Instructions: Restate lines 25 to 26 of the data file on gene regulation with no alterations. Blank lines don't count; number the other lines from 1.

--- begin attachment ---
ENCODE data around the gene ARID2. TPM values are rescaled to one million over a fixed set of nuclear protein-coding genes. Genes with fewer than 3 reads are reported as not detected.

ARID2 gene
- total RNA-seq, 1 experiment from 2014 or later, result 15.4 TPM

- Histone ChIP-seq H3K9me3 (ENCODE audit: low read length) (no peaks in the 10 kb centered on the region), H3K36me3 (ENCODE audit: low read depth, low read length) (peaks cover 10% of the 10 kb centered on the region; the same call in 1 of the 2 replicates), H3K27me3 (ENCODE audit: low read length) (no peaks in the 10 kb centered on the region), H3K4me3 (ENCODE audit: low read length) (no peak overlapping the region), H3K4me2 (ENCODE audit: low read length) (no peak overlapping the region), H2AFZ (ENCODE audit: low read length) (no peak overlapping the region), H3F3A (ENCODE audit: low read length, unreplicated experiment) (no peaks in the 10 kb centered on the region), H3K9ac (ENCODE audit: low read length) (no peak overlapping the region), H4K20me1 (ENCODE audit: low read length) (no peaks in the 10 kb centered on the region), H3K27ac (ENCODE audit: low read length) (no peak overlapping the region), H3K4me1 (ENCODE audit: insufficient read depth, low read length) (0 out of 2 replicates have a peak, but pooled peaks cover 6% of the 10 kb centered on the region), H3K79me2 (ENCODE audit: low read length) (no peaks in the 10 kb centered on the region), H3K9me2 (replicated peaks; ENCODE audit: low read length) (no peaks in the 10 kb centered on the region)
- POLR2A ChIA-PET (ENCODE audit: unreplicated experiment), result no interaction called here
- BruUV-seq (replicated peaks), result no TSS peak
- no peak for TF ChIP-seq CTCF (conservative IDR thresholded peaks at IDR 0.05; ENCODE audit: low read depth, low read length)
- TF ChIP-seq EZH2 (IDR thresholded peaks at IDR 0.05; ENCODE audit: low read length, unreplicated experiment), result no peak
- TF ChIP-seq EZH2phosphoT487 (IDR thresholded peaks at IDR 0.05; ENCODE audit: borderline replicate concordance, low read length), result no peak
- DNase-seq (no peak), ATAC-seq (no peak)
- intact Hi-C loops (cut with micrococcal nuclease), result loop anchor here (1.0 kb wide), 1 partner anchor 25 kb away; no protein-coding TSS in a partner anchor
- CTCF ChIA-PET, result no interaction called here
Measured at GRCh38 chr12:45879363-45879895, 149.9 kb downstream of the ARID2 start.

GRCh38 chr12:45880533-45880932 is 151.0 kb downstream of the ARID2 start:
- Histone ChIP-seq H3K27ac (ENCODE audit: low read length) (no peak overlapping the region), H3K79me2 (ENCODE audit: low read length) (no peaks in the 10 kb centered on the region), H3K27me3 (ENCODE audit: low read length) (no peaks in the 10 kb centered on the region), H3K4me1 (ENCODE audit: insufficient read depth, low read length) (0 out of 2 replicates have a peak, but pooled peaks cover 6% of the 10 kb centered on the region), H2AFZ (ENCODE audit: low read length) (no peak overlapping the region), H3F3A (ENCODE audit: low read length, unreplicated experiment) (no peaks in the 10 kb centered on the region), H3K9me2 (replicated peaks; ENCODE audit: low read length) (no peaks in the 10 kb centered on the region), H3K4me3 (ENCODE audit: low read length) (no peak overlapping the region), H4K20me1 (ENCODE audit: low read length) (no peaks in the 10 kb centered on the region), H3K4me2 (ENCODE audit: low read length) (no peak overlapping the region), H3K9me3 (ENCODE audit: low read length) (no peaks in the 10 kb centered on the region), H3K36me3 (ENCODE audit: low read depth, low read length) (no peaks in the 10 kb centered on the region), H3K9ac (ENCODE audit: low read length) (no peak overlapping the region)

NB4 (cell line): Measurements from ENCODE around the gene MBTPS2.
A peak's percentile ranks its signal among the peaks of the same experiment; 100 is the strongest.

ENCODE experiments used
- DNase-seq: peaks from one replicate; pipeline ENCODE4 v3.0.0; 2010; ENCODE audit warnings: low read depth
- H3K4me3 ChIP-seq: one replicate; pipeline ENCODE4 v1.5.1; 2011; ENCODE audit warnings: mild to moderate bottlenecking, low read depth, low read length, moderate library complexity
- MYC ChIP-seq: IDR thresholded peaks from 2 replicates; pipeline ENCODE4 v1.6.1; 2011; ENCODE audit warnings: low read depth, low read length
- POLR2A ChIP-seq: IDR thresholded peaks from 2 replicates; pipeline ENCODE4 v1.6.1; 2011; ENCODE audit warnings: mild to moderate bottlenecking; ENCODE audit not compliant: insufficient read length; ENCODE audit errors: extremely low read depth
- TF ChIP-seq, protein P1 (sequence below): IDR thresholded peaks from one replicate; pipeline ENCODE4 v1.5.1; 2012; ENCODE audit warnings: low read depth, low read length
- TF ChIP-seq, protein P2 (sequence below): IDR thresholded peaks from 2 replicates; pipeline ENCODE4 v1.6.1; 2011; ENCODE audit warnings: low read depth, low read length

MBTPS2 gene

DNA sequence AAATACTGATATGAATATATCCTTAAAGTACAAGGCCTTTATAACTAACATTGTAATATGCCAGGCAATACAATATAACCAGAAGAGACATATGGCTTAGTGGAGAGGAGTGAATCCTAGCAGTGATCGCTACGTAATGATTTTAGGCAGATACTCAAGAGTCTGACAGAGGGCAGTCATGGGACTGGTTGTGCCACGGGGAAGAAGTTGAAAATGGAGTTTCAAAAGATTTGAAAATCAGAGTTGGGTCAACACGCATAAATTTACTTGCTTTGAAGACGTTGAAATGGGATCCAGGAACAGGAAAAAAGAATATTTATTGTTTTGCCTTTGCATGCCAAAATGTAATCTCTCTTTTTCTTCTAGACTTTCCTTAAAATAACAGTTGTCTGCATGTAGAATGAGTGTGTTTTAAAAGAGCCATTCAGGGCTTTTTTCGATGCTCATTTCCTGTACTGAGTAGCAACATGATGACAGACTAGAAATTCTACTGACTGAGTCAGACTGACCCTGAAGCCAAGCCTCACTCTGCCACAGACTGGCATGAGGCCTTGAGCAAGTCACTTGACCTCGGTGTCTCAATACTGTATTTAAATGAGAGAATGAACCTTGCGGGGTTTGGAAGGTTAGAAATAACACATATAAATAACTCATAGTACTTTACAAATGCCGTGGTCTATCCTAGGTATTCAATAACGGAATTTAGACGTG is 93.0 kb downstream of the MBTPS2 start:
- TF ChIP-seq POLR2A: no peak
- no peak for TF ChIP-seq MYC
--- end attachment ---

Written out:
MBTPS2 gene

DNA sequence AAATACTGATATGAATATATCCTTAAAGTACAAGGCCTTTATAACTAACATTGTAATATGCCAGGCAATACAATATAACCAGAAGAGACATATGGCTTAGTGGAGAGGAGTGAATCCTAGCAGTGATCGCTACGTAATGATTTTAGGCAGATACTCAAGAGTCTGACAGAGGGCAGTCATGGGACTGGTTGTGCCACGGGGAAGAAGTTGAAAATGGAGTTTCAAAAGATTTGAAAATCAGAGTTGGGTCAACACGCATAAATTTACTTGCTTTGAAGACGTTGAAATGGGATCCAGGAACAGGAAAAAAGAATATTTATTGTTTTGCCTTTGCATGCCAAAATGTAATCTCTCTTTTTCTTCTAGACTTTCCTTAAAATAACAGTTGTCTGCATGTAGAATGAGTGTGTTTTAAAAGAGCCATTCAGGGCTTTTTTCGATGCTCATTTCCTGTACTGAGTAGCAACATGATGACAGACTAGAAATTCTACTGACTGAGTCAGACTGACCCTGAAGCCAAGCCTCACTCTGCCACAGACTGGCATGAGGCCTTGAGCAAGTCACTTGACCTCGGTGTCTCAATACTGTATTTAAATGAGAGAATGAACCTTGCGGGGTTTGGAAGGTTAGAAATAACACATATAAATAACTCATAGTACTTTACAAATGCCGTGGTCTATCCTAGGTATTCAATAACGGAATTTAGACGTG is 93.0 kb downstream of the MBTPS2 start: